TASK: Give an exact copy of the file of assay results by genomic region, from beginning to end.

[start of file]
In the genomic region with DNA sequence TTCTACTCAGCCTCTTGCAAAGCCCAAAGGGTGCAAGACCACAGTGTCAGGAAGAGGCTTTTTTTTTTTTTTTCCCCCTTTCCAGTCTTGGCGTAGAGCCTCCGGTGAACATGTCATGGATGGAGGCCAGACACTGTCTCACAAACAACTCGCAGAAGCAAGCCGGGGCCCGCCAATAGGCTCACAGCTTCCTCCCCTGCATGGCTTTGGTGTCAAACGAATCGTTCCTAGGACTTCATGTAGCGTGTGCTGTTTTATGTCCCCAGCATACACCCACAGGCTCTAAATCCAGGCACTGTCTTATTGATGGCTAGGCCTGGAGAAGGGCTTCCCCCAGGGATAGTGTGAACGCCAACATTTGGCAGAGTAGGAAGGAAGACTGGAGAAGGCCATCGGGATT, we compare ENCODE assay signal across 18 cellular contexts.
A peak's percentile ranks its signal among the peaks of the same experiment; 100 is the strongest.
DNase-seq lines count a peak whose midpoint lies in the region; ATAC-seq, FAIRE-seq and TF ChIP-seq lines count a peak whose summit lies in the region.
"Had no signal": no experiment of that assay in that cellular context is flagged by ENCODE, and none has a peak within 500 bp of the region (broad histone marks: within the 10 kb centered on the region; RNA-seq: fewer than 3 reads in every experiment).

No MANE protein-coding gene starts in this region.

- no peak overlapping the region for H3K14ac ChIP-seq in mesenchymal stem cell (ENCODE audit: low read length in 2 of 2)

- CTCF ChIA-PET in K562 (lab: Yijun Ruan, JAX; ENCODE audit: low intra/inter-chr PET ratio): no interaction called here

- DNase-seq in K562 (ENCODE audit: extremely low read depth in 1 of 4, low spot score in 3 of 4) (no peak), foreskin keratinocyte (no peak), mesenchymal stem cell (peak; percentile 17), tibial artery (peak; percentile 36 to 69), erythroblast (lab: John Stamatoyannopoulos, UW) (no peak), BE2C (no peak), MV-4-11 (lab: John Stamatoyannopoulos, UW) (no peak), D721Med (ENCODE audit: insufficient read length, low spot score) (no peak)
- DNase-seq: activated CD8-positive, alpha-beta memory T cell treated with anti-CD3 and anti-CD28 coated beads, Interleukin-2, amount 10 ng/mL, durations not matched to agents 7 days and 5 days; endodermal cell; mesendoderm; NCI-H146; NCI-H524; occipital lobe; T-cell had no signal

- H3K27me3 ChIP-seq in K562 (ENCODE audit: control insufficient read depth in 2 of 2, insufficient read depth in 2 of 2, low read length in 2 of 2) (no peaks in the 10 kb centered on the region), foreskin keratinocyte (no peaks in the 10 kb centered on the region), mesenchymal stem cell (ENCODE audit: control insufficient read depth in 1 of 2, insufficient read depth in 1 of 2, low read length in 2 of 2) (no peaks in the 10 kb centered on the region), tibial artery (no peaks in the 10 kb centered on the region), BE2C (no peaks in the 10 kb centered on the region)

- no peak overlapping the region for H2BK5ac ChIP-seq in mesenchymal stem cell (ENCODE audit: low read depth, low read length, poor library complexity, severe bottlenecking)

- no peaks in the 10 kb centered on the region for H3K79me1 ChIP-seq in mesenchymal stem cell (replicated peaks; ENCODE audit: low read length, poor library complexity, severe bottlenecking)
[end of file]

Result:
In the genomic region with DNA sequence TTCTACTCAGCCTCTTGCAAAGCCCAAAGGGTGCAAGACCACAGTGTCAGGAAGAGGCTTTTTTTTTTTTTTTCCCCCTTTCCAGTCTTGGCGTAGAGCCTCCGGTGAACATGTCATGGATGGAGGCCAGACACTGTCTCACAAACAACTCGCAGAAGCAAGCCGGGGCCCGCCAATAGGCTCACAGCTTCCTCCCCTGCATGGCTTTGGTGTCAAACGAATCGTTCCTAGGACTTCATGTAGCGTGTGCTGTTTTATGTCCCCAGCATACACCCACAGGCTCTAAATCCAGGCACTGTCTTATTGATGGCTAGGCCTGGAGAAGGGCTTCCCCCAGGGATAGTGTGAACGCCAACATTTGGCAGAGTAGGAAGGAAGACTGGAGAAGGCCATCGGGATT, we compare ENCODE assay signal across 18 cellular contexts.
A peak's percentile ranks its signal among the peaks of the same experiment; 100 is the strongest.
DNase-seq lines count a peak whose midpoint lies in the region; ATAC-seq, FAIRE-seq and TF ChIP-seq lines count a peak whose summit lies in the region.
"Had no signal": no experiment of that assay in that cellular context is flagged by ENCODE, and none has a peak within 500 bp of the region (broad histone marks: within the 10 kb centered on the region; RNA-seq: fewer than 3 reads in every experiment).

No MANE protein-coding gene starts in this region.

- no peak overlapping the region for H3K14ac ChIP-seq in mesenchymal stem cell (ENCODE audit: low read length in 2 of 2)

- CTCF ChIA-PET in K562 (lab: Yijun Ruan, JAX; ENCODE audit: low intra/inter-chr PET ratio): no interaction called here

- DNase-seq in K562 (ENCODE audit: extremely low read depth in 1 of 4, low spot score in 3 of 4) (no peak), foreskin keratinocyte (no peak), mesenchymal stem cell (peak; percentile 17), tibial artery (peak; percentile 36 to 69), erythroblast (lab: John Stamatoyannopoulos, UW) (no peak), BE2C (no peak), MV-4-11 (lab: John Stamatoyannopoulos, UW) (no peak), D721Med (ENCODE audit: insufficient read length, low spot score) (no peak)
- DNase-seq: activated CD8-positive, alpha-beta memory T cell treated with anti-CD3 and anti-CD28 coated beads, Interleukin-2, amount 10 ng/mL, durations not matched to agents 7 days and 5 days; endodermal cell; mesendoderm; NCI-H146; NCI-H524; occipital lobe; T-cell had no signal

- H3K27me3 ChIP-seq in K562 (ENCODE audit: control insufficient read depth in 2 of 2, insufficient read depth in 2 of 2, low read length in 2 of 2) (no peaks in the 10 kb centered on the region), foreskin keratinocyte (no peaks in the 10 kb centered on the region), mesenchymal stem cell (ENCODE audit: control insufficient read depth in 1 of 2, insufficient read depth in 1 of 2, low read length in 2 of 2) (no peaks in the 10 kb centered on the region), tibial artery (no peaks in the 10 kb centered on the region), BE2C (no peaks in the 10 kb centered on the region)

- no peak overlapping the region for H2BK5ac ChIP-seq in mesenchymal stem cell (ENCODE audit: low read depth, low read length, poor library complexity, severe bottlenecking)

- no peaks in the 10 kb centered on the region for H3K79me1 ChIP-seq in mesenchymal stem cell (replicated peaks; ENCODE audit: low read length, poor library complexity, severe bottlenecking)